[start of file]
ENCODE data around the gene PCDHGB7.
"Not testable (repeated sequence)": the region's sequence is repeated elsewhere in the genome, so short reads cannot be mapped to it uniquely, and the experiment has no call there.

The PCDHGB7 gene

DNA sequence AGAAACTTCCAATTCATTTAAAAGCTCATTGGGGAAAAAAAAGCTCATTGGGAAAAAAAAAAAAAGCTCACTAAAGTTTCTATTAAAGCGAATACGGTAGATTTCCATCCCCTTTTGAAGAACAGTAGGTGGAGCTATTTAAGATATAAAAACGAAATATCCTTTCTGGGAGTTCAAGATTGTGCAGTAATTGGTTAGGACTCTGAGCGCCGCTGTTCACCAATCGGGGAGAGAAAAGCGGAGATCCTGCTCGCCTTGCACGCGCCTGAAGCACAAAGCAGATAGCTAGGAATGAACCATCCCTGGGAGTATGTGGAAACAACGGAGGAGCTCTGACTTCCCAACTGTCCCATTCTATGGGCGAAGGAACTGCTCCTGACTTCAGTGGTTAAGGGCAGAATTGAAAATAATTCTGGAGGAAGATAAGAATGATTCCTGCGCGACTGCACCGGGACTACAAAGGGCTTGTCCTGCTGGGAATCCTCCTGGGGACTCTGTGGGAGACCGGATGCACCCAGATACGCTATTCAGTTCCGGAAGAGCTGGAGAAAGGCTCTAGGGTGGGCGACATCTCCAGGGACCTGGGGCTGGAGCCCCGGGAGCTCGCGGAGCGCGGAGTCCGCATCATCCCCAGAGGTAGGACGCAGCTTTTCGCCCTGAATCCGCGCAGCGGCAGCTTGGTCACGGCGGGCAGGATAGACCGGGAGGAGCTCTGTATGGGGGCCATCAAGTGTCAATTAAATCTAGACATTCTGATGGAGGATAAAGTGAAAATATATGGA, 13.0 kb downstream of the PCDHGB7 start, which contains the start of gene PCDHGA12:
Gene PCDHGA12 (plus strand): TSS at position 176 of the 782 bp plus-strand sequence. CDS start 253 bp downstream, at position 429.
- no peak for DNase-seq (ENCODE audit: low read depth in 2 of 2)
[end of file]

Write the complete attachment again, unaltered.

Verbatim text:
ENCODE data around the gene PCDHGB7.
"Not testable (repeated sequence)": the region's sequence is repeated elsewhere in the genome, so short reads cannot be mapped to it uniquely, and the experiment has no call there.

The PCDHGB7 gene

DNA sequence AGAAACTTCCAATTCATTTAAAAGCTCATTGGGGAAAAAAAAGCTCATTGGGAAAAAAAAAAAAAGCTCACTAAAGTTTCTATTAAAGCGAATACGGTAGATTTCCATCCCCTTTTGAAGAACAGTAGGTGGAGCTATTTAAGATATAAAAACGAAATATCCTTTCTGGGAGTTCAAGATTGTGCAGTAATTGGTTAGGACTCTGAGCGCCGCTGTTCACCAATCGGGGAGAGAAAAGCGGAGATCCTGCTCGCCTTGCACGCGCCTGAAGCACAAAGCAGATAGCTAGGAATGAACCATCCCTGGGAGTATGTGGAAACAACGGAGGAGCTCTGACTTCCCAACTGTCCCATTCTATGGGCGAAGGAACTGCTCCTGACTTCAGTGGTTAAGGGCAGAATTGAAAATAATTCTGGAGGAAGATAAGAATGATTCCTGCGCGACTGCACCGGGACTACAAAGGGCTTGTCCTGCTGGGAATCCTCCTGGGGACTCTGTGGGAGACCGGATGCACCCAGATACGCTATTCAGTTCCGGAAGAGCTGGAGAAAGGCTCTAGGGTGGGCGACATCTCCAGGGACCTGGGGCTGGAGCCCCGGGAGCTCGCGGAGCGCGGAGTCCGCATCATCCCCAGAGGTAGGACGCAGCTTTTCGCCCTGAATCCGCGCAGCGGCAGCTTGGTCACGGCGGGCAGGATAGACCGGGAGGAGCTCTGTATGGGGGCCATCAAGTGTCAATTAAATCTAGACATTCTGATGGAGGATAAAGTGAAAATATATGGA, 13.0 kb downstream of the PCDHGB7 start, which contains the start of gene PCDHGA12:
Gene PCDHGA12 (plus strand): TSS at position 176 of the 782 bp plus-strand sequence. CDS start 253 bp downstream, at position 429.
- no peak for DNase-seq (ENCODE audit: low read depth in 2 of 2)